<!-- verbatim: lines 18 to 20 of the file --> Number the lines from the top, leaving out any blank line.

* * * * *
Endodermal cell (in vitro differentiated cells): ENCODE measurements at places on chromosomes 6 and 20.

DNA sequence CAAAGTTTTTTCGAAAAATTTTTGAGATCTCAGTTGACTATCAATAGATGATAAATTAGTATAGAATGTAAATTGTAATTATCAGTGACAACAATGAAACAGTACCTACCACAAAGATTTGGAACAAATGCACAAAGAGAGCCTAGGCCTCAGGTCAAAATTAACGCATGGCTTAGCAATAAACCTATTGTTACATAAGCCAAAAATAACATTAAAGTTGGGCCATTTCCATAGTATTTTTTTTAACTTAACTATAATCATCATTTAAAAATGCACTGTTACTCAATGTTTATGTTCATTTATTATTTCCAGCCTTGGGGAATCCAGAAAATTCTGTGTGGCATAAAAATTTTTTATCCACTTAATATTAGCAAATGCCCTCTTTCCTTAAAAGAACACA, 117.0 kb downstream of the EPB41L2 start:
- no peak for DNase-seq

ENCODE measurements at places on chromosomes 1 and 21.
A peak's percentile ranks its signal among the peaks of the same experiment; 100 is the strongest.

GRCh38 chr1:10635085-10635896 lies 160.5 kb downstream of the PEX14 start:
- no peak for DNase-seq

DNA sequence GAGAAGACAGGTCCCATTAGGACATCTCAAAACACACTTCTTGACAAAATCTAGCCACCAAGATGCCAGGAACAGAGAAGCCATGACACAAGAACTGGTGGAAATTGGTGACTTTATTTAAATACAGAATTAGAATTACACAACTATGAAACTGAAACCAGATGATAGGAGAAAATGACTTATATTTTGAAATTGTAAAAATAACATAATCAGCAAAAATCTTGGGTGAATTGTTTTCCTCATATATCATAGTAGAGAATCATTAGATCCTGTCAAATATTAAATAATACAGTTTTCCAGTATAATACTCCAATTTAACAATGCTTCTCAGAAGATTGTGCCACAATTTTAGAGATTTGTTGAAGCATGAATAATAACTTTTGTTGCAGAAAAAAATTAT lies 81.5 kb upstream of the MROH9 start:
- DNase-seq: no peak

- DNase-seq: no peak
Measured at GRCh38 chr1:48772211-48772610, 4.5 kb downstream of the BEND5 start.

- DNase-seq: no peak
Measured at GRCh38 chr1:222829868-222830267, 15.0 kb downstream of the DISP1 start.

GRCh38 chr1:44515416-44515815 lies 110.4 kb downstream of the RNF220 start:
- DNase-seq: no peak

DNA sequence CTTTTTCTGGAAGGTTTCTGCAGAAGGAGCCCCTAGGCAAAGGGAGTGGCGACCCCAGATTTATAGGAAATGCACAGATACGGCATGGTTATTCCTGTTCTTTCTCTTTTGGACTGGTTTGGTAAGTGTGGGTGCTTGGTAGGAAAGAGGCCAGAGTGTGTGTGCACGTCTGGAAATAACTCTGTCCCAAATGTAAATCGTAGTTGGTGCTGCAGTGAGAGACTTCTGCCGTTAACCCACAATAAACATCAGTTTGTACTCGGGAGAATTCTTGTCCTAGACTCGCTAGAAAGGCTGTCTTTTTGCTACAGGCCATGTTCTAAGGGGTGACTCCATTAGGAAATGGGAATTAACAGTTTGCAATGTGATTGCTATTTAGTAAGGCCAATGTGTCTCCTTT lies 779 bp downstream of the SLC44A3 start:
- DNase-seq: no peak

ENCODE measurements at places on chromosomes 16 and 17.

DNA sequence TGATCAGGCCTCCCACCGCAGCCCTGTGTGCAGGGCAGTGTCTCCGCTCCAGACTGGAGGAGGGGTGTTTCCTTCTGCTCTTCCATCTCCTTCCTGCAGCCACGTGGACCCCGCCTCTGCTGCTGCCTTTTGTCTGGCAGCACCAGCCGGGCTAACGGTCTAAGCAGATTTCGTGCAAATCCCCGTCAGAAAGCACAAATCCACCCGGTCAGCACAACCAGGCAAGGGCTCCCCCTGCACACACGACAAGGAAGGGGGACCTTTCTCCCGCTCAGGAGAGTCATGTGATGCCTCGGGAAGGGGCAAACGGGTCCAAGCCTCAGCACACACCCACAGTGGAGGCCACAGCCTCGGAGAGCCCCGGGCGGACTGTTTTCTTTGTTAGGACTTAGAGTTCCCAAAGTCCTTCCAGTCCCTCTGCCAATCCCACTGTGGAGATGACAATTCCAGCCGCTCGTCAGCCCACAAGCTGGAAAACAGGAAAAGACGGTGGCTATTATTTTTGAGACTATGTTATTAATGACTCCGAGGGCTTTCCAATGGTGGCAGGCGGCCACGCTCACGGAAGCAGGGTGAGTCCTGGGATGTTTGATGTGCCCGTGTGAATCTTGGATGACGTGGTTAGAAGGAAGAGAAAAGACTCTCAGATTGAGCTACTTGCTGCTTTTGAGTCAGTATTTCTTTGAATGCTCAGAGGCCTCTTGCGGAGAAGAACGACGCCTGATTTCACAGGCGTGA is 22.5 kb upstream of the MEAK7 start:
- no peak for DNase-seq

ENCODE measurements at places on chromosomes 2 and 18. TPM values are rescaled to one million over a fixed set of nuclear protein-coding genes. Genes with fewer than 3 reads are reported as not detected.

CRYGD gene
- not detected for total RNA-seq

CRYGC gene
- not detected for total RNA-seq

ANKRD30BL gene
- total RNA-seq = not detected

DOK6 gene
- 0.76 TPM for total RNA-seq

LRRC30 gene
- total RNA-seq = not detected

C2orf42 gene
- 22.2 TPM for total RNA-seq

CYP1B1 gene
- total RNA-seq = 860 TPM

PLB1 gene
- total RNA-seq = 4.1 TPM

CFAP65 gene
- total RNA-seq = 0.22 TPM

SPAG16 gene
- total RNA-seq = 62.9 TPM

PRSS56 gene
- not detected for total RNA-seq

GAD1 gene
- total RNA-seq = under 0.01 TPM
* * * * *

ENCODE measurements at places on chromosomes 16 and 17.

DNA sequence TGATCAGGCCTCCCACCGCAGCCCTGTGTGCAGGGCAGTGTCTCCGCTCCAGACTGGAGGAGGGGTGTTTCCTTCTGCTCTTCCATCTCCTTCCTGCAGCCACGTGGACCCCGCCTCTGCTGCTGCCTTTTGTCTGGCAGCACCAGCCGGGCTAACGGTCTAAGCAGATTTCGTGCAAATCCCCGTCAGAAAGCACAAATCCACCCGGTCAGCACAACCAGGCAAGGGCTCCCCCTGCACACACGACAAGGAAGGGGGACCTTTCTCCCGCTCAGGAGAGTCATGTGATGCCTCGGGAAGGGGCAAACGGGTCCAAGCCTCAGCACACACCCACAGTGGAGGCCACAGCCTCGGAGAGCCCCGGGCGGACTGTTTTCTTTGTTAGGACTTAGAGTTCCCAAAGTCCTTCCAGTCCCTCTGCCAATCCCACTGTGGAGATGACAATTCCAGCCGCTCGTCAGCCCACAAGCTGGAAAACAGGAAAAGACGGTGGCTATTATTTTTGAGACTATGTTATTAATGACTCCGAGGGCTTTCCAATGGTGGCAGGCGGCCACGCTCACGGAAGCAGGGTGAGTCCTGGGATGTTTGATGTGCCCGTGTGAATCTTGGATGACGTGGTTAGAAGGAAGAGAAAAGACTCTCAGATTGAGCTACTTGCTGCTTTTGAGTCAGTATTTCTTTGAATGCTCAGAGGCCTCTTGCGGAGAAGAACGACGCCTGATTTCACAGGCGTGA is 22.5 kb upstream of the MEAK7 start:
- no peak for DNase-seq